Vishal was born in 1976 in India. He studied mechanical engineering, graduating in 1998. After working in that field for 6 months, he came to Australia and obtained a Master's degree in Computer Science. Since graduating from RMIT Melbourne in 2001 he first worked as a software engineer in Mcom Solutions developing communication protocols. Vishal joined TUSC in 2002 and has enjoyed a varied diet of different projects since then. Most recently he has been involved in building multi-tiered Web applications for the telecommunications industry, with a particular focus on J2EE technology.


We'd like to thank some particular TUSC people: Rod Bower, Telecommunications Business Unit Manager, Sebastian Bellofiore, Delivery Manager and Marcia Abbott, Business Improvement Manager for their support and help in this initiative, and of course our colleagues for their collaboration; Simon Shields, Andrew Hendry and Ray Walford.

Vishal wishes to thank Glen McCallum for his guidance, inspiration and invaluable support in bringing this to you all.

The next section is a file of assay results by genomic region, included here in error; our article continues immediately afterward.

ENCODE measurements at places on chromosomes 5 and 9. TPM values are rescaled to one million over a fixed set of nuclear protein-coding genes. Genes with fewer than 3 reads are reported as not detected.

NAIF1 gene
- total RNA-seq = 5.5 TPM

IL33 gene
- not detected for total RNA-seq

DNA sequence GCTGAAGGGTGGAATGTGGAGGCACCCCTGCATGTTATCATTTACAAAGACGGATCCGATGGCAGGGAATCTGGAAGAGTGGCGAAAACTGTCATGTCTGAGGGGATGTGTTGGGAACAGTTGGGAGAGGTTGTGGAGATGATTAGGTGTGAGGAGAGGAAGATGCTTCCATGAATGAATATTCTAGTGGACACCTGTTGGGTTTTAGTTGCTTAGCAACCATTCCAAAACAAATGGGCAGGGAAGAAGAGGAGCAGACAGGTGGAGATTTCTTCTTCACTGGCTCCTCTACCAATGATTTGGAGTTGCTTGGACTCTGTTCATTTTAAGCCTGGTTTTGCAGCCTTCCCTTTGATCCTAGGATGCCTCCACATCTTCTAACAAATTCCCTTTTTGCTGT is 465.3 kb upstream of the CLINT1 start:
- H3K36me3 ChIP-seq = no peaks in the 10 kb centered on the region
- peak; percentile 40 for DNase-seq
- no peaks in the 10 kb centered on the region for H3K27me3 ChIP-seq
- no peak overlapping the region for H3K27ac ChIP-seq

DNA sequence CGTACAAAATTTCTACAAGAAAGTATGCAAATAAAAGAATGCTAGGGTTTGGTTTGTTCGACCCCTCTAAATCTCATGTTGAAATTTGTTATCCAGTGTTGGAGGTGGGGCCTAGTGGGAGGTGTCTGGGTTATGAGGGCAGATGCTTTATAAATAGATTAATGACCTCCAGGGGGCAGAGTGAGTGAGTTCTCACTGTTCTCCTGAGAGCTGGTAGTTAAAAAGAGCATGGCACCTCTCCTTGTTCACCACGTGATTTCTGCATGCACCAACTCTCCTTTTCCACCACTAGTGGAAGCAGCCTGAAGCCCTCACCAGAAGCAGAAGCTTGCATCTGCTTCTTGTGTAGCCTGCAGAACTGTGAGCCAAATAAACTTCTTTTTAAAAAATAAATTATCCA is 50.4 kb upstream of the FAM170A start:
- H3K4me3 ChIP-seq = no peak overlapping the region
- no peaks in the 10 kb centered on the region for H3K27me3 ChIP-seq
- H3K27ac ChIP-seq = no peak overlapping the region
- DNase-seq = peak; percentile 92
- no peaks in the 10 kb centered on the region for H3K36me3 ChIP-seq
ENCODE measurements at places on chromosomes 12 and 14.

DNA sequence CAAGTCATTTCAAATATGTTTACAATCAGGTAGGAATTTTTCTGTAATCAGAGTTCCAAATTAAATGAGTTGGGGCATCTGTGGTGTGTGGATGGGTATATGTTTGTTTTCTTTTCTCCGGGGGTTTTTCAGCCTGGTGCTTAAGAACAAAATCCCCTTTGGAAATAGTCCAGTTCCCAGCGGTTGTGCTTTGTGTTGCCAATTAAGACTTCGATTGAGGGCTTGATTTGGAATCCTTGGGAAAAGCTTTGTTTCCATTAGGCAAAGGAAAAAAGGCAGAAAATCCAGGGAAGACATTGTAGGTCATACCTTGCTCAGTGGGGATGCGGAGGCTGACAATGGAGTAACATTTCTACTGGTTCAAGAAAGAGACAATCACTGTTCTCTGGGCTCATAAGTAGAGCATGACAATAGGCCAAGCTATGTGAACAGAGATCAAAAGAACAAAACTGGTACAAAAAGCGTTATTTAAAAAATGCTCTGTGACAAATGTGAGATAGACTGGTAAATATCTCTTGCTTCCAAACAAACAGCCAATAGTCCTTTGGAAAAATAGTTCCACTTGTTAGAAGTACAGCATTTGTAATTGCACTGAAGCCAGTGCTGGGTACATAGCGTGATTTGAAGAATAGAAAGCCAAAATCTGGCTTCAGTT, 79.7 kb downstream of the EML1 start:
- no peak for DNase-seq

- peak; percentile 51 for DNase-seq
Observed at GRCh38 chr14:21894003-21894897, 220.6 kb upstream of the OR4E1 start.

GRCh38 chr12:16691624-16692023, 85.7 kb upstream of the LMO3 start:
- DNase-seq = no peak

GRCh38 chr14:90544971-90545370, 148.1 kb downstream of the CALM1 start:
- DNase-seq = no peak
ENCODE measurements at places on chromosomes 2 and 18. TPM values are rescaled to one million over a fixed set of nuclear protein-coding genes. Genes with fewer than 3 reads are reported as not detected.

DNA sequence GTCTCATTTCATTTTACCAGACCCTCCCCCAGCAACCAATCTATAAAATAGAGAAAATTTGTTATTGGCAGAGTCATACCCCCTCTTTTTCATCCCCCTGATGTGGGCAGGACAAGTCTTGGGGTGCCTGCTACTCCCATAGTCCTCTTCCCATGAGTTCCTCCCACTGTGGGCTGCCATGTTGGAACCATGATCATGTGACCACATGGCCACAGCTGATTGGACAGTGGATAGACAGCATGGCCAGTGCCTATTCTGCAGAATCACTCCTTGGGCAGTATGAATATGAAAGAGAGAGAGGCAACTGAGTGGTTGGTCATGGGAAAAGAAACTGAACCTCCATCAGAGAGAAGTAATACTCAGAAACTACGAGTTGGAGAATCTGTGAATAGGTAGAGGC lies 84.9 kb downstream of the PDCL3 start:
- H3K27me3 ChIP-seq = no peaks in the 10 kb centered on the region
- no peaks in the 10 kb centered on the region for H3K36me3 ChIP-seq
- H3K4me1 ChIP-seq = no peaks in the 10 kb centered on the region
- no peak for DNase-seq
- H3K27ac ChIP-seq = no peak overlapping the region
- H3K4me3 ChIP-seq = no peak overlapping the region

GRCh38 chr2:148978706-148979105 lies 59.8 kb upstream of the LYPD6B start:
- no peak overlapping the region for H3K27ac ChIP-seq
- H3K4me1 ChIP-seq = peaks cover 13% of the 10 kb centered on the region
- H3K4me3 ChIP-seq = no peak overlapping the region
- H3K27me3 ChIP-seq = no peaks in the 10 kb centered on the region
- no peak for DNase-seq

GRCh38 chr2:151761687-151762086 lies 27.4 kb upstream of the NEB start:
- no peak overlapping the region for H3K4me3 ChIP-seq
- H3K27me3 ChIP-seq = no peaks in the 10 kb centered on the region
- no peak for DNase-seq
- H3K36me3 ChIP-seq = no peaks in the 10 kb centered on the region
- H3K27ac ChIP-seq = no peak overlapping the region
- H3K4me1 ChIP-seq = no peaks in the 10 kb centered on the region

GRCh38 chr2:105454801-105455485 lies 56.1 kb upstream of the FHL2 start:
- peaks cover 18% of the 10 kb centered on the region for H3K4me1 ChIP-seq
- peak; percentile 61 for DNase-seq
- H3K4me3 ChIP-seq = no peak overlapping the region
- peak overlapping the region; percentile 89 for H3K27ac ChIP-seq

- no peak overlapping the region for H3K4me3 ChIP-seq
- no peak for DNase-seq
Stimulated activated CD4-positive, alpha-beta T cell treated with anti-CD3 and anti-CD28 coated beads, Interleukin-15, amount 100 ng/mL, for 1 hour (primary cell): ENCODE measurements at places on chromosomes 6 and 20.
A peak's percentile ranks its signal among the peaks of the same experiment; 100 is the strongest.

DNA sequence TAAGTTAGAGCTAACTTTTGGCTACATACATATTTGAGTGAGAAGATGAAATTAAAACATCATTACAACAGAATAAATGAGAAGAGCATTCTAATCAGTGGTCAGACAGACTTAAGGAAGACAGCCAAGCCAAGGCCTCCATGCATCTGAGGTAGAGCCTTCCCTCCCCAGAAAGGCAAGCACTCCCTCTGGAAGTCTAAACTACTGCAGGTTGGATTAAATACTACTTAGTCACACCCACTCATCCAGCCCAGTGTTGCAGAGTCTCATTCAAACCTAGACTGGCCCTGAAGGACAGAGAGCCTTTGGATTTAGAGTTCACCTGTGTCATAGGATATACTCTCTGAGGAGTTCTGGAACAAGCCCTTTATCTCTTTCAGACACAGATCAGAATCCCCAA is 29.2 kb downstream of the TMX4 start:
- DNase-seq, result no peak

TUSC shall not be liable for errors contained herein or for incidental consequential damages in connection with the supply of, performance of, or use of this material.

This document contains proprietary information which is protected by copyright.

All rights are reserved. No parts of this document may be photocopied, reproduced or translated to another language without the prior written permission of TUSC.

© Copyright 2003 TUSC Computer Systems Pty. Ltd.


Prerequisites for this tutorial.

Before you start this tutorial, you should ideally have a working knowledge of Java technology, XML, J2EE technology and some exposure to SQL, JDBC concepts, and Xdoclet (Attribute Oriented Programming). Even if you are new to a lot of this then don't panic – just expect to do a bit more learning along the way!

All the examples covered in this tutorial were developed on RedHat Linux 8.0, Sun Microsystem's JDK (j2sdk1.4.1_02), using Eclipse 2.1 as the IDE, and Lomboz 2.1_02 plugin for Eclipse. JBOSS-3.2.1 is being used as an application server to deploy applications. Jetty is used as the web server and Hypersonic SQL as the database, both of which are integrated in the JBOSS application server.

Tools required for this tutorial.

You will need a current version of Java Development Kit (JDK) or Java Runtime Environment (JRE) - at least JDK 1.3 onwards. Eclipse 2.1 is required as an Integrated Development Environment (IDE) along with the Eclipse plug-in Lomboz 2.1_02 for J2EE applications development and JBOSS integration.

JBOSS-3.2.1 is being used as an application server to deploy applications, together with its embedded Jetty web server and Hypersonic SQL database as noted above.

Case Study Overview.